What would our Founding Fathers think about the most divisive issues of our time? So many things have changed since the United States was formed. Joseph J. Ellis—one of the foremost scholars of early American history, a bestselling author and recipient of both a Pulitzer Prize and the National Book Award—explores this question in his richly rewarding American Dialogue: The Founders and Us. Ellis utilizes the documentary record the founders left behind to help readers better understand the world the Founding Fathers lived in. He includes sections on Thomas Jefferson and race, John Adams and economic inequality, James Madison and the law, George Washington on foreign policy and a section on leadership. The Founding Fathers often disagreed; their greatest legacy is for those who have followed to be able to argue differences, rather than provide definite answers.
All of our present problems have histories, but “none of them is as incomprehensible, when viewed myopically or ahistorically, as our racial dilemma.” Early in his political career, Jefferson advocated measures to end slavery, but he was unable to imagine a biracial society; he insisted on the inferiority of blacks even as he fathered children with his slave Sally Hemings. Adams believed that all men are created equal—but also that inequality was the natural condition for human beings. Of all of the prominent founders, Adams was the only one who anticipated the country’s embedded economic inequality.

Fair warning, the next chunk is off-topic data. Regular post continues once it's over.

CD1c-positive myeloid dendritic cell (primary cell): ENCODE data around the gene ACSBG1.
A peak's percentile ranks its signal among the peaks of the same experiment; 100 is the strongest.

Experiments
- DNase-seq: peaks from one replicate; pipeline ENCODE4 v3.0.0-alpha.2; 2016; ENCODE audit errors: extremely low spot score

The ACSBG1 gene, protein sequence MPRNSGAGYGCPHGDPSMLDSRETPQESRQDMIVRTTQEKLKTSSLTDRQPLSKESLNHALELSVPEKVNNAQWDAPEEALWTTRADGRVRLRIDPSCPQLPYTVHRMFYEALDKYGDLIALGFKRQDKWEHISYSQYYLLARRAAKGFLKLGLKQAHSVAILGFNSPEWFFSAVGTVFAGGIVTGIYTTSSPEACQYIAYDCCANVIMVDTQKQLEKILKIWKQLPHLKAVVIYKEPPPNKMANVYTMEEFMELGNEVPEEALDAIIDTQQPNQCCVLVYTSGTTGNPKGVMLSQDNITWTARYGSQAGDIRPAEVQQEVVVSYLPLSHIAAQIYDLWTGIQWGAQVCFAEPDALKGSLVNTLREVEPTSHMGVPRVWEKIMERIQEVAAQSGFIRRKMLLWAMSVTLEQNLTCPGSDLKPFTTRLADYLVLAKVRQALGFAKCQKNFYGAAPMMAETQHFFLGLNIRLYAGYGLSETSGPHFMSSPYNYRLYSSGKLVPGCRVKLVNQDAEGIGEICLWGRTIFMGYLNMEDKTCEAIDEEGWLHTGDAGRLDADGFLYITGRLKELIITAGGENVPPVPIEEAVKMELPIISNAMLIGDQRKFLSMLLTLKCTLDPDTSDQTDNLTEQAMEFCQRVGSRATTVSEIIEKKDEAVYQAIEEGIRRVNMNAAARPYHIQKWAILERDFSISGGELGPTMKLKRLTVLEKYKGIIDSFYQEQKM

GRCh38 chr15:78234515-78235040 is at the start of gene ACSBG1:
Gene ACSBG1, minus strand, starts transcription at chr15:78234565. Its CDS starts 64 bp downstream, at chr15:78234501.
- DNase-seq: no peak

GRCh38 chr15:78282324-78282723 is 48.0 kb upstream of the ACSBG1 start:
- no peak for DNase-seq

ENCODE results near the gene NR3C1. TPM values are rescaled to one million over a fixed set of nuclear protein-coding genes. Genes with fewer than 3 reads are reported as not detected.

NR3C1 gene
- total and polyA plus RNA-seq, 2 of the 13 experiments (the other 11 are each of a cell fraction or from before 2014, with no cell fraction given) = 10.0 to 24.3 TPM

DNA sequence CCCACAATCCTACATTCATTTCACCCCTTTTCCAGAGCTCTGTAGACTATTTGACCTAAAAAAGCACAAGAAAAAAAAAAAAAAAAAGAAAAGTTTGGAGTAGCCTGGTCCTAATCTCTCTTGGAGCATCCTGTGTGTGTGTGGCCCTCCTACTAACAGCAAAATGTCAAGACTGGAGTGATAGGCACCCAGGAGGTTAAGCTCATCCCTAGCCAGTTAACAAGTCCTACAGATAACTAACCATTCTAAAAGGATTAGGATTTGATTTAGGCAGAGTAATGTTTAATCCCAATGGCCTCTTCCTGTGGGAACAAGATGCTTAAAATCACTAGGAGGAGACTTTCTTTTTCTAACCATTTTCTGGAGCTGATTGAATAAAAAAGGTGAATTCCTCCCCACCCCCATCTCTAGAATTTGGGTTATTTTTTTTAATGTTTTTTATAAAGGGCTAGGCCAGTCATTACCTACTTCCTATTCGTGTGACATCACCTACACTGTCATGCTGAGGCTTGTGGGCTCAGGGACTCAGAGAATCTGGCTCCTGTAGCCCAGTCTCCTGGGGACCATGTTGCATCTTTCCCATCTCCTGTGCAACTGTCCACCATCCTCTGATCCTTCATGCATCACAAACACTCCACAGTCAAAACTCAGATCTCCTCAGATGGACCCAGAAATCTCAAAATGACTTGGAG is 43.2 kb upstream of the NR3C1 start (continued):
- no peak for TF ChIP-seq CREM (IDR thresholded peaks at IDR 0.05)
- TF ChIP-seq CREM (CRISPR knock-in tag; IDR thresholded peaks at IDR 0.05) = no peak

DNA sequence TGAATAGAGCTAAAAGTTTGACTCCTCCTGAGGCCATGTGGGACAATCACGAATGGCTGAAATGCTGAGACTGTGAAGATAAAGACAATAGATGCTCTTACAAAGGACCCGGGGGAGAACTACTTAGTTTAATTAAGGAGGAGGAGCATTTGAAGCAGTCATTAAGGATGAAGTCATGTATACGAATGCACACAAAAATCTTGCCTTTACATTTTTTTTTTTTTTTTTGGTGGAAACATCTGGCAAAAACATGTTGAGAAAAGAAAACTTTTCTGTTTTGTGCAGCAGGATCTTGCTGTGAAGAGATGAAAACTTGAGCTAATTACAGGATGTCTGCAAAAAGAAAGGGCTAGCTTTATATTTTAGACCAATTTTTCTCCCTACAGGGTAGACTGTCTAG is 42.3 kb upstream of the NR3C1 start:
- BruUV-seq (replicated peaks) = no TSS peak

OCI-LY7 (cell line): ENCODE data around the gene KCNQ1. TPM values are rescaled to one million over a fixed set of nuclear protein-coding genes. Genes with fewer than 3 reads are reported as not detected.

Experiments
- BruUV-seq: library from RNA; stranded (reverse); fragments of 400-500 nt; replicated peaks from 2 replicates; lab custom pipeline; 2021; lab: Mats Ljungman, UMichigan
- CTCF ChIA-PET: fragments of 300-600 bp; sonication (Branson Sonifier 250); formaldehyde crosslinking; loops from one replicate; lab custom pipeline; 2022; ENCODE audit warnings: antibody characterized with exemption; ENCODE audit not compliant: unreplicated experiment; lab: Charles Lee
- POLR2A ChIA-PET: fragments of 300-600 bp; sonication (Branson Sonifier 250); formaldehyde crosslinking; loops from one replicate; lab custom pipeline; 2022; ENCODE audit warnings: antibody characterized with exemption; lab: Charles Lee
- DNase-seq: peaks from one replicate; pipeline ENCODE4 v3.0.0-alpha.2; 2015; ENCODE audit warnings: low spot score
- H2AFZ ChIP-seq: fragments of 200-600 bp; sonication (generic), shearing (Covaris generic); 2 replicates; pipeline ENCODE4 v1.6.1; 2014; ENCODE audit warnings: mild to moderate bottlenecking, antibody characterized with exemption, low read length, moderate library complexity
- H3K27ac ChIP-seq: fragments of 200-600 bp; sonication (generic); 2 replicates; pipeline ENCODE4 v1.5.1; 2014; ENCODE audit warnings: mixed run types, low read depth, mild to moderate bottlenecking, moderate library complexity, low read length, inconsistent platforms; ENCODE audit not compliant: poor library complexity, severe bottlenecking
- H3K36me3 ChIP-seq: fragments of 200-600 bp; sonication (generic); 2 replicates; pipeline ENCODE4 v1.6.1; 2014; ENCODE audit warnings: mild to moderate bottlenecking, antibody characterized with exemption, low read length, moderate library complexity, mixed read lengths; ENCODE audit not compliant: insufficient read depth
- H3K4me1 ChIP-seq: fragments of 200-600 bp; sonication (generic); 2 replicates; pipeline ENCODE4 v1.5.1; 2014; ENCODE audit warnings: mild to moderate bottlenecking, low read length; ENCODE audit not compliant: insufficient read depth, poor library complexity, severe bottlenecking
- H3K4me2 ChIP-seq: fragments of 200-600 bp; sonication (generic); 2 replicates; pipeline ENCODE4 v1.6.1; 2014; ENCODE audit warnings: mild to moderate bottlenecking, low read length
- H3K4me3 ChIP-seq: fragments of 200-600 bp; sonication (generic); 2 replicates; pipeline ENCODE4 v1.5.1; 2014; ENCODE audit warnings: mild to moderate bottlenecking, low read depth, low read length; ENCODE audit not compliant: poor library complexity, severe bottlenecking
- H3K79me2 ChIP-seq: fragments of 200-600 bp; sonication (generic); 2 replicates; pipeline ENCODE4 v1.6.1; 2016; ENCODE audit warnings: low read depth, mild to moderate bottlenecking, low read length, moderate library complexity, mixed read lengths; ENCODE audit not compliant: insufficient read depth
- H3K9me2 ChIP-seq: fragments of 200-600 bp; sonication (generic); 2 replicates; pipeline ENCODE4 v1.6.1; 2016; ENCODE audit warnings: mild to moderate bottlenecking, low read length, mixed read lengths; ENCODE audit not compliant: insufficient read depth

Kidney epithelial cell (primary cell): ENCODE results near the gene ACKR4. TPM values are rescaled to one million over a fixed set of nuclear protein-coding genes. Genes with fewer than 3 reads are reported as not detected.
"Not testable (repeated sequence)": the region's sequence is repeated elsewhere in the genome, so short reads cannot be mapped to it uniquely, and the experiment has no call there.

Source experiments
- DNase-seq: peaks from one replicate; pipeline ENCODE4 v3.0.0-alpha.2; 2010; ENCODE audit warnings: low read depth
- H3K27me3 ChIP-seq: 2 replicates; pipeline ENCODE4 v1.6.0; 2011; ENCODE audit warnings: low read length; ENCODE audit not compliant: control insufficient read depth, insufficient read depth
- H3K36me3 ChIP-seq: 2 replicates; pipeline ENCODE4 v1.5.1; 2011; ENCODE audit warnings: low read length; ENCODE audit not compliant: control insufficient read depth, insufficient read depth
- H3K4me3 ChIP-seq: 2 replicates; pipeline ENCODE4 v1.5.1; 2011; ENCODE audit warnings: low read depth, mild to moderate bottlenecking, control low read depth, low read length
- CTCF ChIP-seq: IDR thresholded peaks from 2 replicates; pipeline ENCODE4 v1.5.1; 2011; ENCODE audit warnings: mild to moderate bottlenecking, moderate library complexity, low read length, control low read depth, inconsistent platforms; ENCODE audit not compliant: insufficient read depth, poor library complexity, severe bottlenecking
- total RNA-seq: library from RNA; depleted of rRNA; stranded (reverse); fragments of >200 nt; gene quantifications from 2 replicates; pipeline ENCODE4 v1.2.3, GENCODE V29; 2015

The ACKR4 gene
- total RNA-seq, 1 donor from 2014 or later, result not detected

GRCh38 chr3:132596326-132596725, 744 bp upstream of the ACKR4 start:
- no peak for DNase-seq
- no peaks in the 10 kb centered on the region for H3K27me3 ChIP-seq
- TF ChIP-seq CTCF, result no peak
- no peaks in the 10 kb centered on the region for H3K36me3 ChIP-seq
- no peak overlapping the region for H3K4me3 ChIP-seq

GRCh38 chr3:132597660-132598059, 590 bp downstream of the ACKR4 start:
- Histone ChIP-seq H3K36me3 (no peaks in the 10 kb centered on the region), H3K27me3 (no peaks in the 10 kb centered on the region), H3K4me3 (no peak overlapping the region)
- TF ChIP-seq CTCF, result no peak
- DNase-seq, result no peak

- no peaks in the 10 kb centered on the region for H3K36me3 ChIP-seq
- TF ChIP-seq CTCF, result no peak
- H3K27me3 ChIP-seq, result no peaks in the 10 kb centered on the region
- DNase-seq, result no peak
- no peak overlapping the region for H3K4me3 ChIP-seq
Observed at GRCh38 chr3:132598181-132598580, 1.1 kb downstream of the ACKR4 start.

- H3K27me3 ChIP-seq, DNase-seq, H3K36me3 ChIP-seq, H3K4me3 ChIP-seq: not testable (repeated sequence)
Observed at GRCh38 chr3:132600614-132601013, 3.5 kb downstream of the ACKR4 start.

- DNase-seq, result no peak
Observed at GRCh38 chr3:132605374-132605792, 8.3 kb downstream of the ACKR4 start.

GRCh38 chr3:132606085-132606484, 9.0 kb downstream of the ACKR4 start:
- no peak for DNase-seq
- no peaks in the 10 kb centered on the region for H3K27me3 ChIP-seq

The founding of the nation, particularly the drafting and ratification of the Constitution, was a messy political process that, of necessity, involved various compromises. Jefferson wrote in 1816: “Some men look at constitutions with sanctimonious reverence. . . . They ascribe to men of the preceding age a wisdom more than human. . . . But I also know that law and institutions must go hand in hand with the progress of the human mind.” These words are relevant today for those who believe in a “living Constitution.”
This immensely stimulating, in-depth look at the past and America’s challenges in the present should be read by anyone interested in American history.
This article was originally published in the November 2018 issue of BookPage. Download the entire issue for the Kindle or Nook.